- Briefing Room
U.S. Department of Transportation
Federal Highway Administration
1200 New Jersey Avenue, SE
Washington, DC 20590
Remarks by Greg Nadeau, Deputy Administrator, FHWA
National Work Zone Safety Awareness Week
Tuesday, April 8, 2014
It’s a pleasure to join all of you here this morning to kick off National Work Zone Awareness Week.
I’m pleased to follow the tradition set by Victor Mendez to honor the men and women who build our roads, bridges and tunnels – and to be an advocate for their safety.
Victor is now the Department’s Acting Deputy Secretary, and it’s my honor to fulfill his duties at FHWA – including being here today.
Victor actually was here with many of you almost two years ago to help break ground on this important project. When the Viaduct is finished, it will play a major role in Seattle’s future and its economy.
In the meantime, it presents some safety challenges to the people who work here, the commuters who drive through here and the truck drivers who navigate these streets and keep the economy moving.
So we’re very pleased to have my colleague Anne Ferro and the Federal Motor Carrier Safety Administration as partners in this effort.
As this year’s theme suggests, speeding through a work zone can be a costly mistake.
While we’ve made progress in reducing work zone deaths over the last decade, the most recent numbers actually show that 19 more people died in work zone crashes in 2012 than did the year before.
And, people are often surprised to learn that four in every five victims of a work zone crash are drivers and their passengers.
And so we appreciate Secretary Peterson, Chief Batiste and everyone here in Washington for putting together this event to remind people to drive slowly and carefully through work zones.
We need to remind people to pay attention to changing road conditions, to workers and equipment, and to each other.
And we need to continue our federal, state and local efforts to improve work zone planning and enhance worker training.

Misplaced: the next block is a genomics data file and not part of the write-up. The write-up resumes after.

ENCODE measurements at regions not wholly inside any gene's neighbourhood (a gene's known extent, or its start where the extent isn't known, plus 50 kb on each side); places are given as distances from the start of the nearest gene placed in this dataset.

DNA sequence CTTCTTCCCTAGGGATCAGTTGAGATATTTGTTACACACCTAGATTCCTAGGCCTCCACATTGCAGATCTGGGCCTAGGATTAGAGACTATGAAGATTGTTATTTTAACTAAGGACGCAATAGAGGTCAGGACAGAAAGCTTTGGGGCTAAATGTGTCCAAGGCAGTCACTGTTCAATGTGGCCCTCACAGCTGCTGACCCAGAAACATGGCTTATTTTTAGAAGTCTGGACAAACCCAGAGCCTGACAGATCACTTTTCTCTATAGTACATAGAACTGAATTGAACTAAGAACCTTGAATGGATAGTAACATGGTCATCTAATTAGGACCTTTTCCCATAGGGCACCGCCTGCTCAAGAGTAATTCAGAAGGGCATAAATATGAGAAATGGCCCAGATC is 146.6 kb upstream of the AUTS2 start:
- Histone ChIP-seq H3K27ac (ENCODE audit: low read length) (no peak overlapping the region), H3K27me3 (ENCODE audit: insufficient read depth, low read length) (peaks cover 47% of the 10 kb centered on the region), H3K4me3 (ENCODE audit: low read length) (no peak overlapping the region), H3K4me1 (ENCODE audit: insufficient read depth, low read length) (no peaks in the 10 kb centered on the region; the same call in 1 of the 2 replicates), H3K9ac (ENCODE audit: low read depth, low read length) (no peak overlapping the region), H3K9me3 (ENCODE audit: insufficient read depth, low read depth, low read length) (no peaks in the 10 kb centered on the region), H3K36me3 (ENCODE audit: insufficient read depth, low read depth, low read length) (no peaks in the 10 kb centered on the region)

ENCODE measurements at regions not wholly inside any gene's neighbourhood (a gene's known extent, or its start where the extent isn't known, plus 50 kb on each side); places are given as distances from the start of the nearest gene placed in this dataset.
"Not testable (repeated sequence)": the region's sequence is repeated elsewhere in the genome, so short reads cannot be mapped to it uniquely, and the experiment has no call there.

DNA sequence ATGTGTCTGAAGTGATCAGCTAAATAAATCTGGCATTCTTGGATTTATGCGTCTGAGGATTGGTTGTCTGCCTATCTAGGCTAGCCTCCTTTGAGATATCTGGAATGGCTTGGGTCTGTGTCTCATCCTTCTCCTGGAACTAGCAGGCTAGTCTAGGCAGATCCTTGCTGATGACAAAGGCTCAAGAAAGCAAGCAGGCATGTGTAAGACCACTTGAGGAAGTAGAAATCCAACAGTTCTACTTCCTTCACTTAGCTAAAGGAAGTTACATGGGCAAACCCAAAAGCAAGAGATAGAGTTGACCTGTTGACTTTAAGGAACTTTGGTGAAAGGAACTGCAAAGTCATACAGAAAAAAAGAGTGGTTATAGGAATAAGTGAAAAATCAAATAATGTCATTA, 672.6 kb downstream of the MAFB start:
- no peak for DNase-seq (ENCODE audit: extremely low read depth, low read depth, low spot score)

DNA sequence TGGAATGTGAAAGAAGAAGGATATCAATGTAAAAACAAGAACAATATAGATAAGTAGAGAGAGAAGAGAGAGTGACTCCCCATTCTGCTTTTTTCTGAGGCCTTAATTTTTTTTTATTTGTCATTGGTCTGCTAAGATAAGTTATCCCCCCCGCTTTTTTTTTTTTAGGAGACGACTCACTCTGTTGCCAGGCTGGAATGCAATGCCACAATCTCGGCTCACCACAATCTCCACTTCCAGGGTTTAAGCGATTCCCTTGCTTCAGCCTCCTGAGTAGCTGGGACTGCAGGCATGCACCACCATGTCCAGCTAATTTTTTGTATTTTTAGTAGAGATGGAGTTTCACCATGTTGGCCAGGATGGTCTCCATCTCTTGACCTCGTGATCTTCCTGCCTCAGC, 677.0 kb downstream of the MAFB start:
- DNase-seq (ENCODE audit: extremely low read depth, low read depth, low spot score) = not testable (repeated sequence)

Those of us in the transportation community see work zones as a good thing. They represent good jobs being created and an investment in our infrastructure and our economic future.
With the start of a new construction season – and as much of the nation begins to thaw out – we hope to see people working on job sites all across America.
President Obama has proposed a four-year, $302 billion transportation plan to help states plan and invest in projects like this one well into the future.
But the heart and soul of these projects are the men and women who roll up their sleeves and build them.
And when lives are lost, we mourn those losses as one transportation family.
And so, I join you in recognizing the 59 Washington State DOT employees who have died in work zone accidents since 1950.
Let’s pledge to continue to focus on work zone safety – not just this week, but every day of every week.
One area where we really need to make progress is distracted driving.
It’s always dangerous to text or talk on the phone while you’re driving. But it’s especially dangerous in a work zone, where road conditions can change hour to hour.
I’m pleased that Washington is one of 42 states and the District of Columbia to ban texting behind the wheel.
But in addition to tough laws and strong enforcement, let’s all exercise some basic common sense.
That means to always buckle your seat belt, put away your cell phone when you’re driving, slow down and pay extra attention in work zones, and simply drive safely.
Thank you very much!
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